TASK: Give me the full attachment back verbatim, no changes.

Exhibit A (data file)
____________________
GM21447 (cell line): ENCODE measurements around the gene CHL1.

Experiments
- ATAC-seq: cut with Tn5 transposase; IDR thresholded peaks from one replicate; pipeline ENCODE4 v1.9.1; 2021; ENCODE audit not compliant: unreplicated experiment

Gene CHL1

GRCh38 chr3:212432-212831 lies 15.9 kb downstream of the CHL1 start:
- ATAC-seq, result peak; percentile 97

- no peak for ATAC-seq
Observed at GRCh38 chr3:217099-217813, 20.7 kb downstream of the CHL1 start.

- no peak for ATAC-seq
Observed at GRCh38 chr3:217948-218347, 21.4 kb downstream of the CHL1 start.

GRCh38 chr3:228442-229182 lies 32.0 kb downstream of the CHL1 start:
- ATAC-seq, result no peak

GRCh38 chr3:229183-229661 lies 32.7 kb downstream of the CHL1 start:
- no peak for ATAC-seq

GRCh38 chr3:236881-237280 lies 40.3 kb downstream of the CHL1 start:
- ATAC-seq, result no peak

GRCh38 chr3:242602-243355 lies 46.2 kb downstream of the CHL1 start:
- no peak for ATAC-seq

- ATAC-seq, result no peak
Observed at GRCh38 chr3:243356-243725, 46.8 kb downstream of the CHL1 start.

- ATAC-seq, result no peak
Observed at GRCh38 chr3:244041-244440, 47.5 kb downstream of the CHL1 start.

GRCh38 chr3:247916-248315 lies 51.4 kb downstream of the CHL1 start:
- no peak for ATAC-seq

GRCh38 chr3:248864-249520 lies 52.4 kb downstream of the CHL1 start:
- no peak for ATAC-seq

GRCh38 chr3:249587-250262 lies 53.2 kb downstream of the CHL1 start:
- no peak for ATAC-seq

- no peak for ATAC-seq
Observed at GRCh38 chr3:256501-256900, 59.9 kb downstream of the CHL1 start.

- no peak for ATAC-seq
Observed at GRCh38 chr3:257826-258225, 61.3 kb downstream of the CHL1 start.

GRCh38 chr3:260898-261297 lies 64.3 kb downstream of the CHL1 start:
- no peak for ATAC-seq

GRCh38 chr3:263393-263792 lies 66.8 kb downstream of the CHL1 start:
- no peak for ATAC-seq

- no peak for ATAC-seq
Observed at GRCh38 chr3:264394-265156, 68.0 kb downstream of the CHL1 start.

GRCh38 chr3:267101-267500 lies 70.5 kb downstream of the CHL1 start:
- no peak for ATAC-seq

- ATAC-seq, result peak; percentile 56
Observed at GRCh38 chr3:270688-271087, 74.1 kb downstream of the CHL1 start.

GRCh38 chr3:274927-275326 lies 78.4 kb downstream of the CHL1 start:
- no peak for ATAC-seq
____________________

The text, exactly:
GM21447 (cell line): ENCODE measurements around the gene CHL1.

Experiments
- ATAC-seq: cut with Tn5 transposase; IDR thresholded peaks from one replicate; pipeline ENCODE4 v1.9.1; 2021; ENCODE audit not compliant: unreplicated experiment

Gene CHL1

GRCh38 chr3:212432-212831 lies 15.9 kb downstream of the CHL1 start:
- ATAC-seq, result peak; percentile 97

- no peak for ATAC-seq
Observed at GRCh38 chr3:217099-217813, 20.7 kb downstream of the CHL1 start.

- no peak for ATAC-seq
Observed at GRCh38 chr3:217948-218347, 21.4 kb downstream of the CHL1 start.

GRCh38 chr3:228442-229182 lies 32.0 kb downstream of the CHL1 start:
- ATAC-seq, result no peak

GRCh38 chr3:229183-229661 lies 32.7 kb downstream of the CHL1 start:
- no peak for ATAC-seq

GRCh38 chr3:236881-237280 lies 40.3 kb downstream of the CHL1 start:
- ATAC-seq, result no peak

GRCh38 chr3:242602-243355 lies 46.2 kb downstream of the CHL1 start:
- no peak for ATAC-seq

- ATAC-seq, result no peak
Observed at GRCh38 chr3:243356-243725, 46.8 kb downstream of the CHL1 start.

- ATAC-seq, result no peak
Observed at GRCh38 chr3:244041-244440, 47.5 kb downstream of the CHL1 start.

GRCh38 chr3:247916-248315 lies 51.4 kb downstream of the CHL1 start:
- no peak for ATAC-seq

GRCh38 chr3:248864-249520 lies 52.4 kb downstream of the CHL1 start:
- no peak for ATAC-seq

GRCh38 chr3:249587-250262 lies 53.2 kb downstream of the CHL1 start:
- no peak for ATAC-seq

- no peak for ATAC-seq
Observed at GRCh38 chr3:256501-256900, 59.9 kb downstream of the CHL1 start.

- no peak for ATAC-seq
Observed at GRCh38 chr3:257826-258225, 61.3 kb downstream of the CHL1 start.

GRCh38 chr3:260898-261297 lies 64.3 kb downstream of the CHL1 start:
- no peak for ATAC-seq

GRCh38 chr3:263393-263792 lies 66.8 kb downstream of the CHL1 start:
- no peak for ATAC-seq

- no peak for ATAC-seq
Observed at GRCh38 chr3:264394-265156, 68.0 kb downstream of the CHL1 start.

GRCh38 chr3:267101-267500 lies 70.5 kb downstream of the CHL1 start:
- no peak for ATAC-seq

- ATAC-seq, result peak; percentile 56
Observed at GRCh38 chr3:270688-271087, 74.1 kb downstream of the CHL1 start.

GRCh38 chr3:274927-275326 lies 78.4 kb downstream of the CHL1 start:
- no peak for ATAC-seq